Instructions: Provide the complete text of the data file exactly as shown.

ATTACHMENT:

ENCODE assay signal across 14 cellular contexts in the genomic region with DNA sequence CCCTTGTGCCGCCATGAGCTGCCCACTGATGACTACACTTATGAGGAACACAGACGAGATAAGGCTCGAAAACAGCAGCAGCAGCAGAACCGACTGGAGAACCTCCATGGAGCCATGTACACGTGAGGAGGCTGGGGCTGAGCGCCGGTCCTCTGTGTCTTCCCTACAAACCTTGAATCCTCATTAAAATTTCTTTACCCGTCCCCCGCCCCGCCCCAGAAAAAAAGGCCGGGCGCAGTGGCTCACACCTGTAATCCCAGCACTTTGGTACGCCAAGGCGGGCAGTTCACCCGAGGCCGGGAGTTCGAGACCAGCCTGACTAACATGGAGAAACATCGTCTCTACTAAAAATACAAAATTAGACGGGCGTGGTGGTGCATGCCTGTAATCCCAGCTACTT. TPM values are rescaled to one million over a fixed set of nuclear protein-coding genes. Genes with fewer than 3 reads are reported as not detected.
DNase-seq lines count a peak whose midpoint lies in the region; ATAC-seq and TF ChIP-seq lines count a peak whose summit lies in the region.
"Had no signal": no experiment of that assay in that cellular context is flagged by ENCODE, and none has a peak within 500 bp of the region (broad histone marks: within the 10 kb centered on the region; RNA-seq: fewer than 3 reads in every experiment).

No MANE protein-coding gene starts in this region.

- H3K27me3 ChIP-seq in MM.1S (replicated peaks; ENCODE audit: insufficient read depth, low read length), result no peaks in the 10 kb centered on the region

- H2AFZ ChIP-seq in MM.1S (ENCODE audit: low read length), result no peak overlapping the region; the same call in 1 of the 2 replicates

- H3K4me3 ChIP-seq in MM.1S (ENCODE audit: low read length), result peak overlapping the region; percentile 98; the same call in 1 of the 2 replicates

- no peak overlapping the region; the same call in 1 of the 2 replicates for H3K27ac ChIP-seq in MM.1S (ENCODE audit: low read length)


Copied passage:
ENCODE assay signal across 14 cellular contexts in the genomic region with DNA sequence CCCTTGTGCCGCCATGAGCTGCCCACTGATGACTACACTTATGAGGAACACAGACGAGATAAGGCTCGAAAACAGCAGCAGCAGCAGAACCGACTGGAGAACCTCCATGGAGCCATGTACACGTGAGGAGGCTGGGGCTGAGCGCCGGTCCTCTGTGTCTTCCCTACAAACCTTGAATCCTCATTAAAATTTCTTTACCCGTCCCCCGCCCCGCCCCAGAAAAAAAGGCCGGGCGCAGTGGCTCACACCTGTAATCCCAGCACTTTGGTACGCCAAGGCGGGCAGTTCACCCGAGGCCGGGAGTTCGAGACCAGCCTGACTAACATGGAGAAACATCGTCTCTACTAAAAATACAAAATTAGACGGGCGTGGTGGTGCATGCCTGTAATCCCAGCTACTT. TPM values are rescaled to one million over a fixed set of nuclear protein-coding genes. Genes with fewer than 3 reads are reported as not detected.
DNase-seq lines count a peak whose midpoint lies in the region; ATAC-seq and TF ChIP-seq lines count a peak whose summit lies in the region.
"Had no signal": no experiment of that assay in that cellular context is flagged by ENCODE, and none has a peak within 500 bp of the region (broad histone marks: within the 10 kb centered on the region; RNA-seq: fewer than 3 reads in every experiment).

No MANE protein-coding gene starts in this region.

- H3K27me3 ChIP-seq in MM.1S (replicated peaks; ENCODE audit: insufficient read depth, low read length), result no peaks in the 10 kb centered on the region

- H2AFZ ChIP-seq in MM.1S (ENCODE audit: low read length), result no peak overlapping the region; the same call in 1 of the 2 replicates

- H3K4me3 ChIP-seq in MM.1S (ENCODE audit: low read length), result peak overlapping the region; percentile 98; the same call in 1 of the 2 replicates

- no peak overlapping the region; the same call in 1 of the 2 replicates for H3K27ac ChIP-seq in MM.1S (ENCODE audit: low read length)